Following the 2020 general election and Georgia runoffs the Democratic Party has won the Presidency, maintained control of the House of Representatives, and ended up in a 50/50 split with Republicans in the Senate. A 50/50 Senate split means Vice President Kamala Harris will cast any tie-breaking vote, to the extent a filibuster does not apply, essentially giving Democrats voting control over Senate legislation. This makeup of Congress and the Presidency means the likelihood of enactment of new tax legislation soon is high.
How can Democrats pass such legislation without 60 votes to overcome a filibuster?
Under current Senate rules, a filibuster cannot be used for budget reconciliation acts, under which tax legislation can be passed, so Senate Democrats only need a simple majority with the tie-breaking vote of Harris to send such legislation to President Joe Biden for approval. It is therefore important to understand both President Biden’s and the Democratic Party’s recent tax policy proposals since there is a strong possibility of them coming to pass during Biden’s first 24 months with unified control of the Federal Government.
Why act now when no new legislation has been put forth?
Congress has the legal authority to enact tax law changes with retroactive effective dates. Many commentators believe that the chance of a retroactive effective date is low but that it could be more likely to occur with estate tax law changes than income tax. Although the timing and extent of tax law changes is uncertain, beginning or continuing to plan now will increase the ability to take advantage of certain tax laws and techniques that might soon become less favorable or vanish. However, precautions should be taken and flexibility incorporated to address the potential impact of retroactivity so clients can make informed decisions on whether to proceed given the uncertainty and be able to change course to the extent possible if necessary.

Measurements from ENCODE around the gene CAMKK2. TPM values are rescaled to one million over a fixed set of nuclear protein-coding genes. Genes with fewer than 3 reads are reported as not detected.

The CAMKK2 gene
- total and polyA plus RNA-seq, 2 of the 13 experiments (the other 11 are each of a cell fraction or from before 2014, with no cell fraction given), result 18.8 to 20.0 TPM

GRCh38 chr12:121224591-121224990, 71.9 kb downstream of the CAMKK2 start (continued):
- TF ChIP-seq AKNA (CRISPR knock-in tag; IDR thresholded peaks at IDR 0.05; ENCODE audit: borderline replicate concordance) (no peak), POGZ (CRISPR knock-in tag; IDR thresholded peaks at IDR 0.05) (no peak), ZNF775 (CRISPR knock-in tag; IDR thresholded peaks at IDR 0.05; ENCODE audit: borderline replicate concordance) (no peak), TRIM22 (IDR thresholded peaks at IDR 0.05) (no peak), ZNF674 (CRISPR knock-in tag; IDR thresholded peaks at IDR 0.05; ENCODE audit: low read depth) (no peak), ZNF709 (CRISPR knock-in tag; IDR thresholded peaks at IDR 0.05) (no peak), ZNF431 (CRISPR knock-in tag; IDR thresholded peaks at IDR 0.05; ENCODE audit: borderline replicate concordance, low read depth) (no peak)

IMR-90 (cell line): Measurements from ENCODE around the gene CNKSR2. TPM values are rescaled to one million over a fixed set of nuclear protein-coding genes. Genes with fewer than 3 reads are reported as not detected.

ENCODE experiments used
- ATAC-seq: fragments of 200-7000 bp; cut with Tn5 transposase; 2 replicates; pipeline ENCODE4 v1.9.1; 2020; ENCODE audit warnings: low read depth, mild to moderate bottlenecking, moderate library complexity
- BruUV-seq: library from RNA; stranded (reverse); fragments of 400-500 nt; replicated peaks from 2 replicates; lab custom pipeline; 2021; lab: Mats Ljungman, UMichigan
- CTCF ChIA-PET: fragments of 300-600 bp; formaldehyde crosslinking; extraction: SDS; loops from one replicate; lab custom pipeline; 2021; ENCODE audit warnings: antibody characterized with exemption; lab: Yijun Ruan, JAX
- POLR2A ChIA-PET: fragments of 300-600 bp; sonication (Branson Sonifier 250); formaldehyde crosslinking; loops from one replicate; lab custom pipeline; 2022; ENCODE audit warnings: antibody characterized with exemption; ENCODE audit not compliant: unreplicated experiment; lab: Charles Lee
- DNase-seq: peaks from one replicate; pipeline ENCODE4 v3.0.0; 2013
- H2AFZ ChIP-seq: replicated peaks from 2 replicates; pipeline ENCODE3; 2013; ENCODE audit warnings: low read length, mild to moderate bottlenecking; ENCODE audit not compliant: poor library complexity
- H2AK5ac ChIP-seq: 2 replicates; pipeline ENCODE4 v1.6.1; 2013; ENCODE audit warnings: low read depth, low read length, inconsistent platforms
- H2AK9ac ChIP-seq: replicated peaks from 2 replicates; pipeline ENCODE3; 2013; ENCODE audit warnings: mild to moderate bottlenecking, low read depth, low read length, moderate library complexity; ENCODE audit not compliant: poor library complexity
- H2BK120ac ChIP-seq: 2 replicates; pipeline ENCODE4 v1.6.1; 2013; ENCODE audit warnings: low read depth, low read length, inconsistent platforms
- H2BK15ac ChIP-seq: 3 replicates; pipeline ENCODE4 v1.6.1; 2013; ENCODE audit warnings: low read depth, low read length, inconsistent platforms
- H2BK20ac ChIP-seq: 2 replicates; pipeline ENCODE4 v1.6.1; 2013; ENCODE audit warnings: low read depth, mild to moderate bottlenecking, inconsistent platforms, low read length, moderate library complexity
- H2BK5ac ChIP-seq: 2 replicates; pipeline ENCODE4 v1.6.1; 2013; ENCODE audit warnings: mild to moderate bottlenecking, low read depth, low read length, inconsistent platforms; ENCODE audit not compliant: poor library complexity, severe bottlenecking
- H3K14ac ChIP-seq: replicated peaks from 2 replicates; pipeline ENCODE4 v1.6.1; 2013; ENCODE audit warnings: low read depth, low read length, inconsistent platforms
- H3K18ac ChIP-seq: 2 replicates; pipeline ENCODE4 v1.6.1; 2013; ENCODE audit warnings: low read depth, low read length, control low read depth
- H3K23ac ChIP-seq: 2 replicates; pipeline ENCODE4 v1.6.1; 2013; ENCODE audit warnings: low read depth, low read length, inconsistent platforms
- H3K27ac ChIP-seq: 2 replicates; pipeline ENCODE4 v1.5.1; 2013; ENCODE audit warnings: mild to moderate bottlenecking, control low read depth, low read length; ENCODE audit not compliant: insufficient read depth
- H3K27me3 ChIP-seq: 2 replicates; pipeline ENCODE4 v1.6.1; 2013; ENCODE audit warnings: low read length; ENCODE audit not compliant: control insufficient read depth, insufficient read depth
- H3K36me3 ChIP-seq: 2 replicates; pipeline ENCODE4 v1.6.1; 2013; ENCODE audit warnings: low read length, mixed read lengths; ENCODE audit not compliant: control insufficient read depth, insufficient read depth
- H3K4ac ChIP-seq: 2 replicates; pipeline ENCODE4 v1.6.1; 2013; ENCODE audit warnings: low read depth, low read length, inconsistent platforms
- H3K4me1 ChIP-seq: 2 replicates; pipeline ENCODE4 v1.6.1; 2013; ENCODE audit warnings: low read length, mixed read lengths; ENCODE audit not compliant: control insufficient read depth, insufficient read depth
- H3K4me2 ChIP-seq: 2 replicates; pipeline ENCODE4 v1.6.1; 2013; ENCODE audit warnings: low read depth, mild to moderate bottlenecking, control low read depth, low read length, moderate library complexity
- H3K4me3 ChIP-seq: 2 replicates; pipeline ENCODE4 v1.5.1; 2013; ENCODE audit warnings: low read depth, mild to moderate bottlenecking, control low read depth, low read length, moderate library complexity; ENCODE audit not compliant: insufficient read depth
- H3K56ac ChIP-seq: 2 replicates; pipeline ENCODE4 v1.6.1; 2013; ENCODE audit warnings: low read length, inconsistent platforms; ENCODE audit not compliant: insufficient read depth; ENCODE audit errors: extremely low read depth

Due to the high probability of tax-reform within the first 24-months of a Democratic-controlled Federal Government, high-net worth, high-income, and business clients are urged to consult with their tax, legal and financial advisors to consider the impact of possible new tax laws and begin or continue to plan accordingly and immediately.